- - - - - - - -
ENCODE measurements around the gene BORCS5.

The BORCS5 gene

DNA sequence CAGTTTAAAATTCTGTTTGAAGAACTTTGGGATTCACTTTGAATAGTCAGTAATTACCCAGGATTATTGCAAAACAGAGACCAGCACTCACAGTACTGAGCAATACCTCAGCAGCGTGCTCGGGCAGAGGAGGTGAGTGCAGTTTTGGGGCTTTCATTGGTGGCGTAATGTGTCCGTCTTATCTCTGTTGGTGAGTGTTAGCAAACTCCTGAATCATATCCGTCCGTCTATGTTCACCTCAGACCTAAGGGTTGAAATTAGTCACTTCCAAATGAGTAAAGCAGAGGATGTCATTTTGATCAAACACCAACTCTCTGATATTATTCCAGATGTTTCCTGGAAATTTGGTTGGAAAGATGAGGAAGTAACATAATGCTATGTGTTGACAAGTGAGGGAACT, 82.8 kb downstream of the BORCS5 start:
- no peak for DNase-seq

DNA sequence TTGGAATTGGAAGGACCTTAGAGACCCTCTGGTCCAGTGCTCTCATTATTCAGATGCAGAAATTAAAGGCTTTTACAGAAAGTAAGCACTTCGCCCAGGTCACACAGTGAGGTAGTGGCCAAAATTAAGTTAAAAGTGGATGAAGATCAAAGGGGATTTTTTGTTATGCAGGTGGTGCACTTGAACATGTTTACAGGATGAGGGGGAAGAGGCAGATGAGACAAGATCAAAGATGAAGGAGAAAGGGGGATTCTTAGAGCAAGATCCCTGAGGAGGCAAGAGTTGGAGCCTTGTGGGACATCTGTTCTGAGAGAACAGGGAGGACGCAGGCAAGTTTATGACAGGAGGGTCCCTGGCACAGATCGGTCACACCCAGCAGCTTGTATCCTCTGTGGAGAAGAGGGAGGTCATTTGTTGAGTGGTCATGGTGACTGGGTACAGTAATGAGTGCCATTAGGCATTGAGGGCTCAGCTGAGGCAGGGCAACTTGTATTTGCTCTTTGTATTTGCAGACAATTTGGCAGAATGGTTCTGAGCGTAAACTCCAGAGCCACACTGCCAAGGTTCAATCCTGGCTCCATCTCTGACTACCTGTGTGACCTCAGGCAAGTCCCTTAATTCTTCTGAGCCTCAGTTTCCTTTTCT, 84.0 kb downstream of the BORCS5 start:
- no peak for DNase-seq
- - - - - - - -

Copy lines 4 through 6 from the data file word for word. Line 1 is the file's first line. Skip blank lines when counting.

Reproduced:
- no peak for DNase-seq

DNA sequence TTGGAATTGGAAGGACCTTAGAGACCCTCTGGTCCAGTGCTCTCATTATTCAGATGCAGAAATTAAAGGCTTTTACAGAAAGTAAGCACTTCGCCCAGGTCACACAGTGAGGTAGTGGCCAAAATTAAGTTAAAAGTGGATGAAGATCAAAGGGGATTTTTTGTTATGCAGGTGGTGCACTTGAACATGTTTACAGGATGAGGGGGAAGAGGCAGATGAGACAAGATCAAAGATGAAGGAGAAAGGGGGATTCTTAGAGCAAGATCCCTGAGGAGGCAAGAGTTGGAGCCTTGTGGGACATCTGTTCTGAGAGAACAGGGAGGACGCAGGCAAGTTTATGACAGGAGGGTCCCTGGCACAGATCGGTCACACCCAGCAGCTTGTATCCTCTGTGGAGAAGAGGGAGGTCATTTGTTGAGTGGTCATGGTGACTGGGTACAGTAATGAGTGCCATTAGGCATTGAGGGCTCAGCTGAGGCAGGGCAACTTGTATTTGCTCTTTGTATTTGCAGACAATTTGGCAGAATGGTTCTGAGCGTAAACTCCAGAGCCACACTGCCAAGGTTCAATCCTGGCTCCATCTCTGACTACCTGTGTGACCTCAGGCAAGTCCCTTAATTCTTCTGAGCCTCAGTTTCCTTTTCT, 84.0 kb downstream of the BORCS5 start:
- no peak for DNase-seq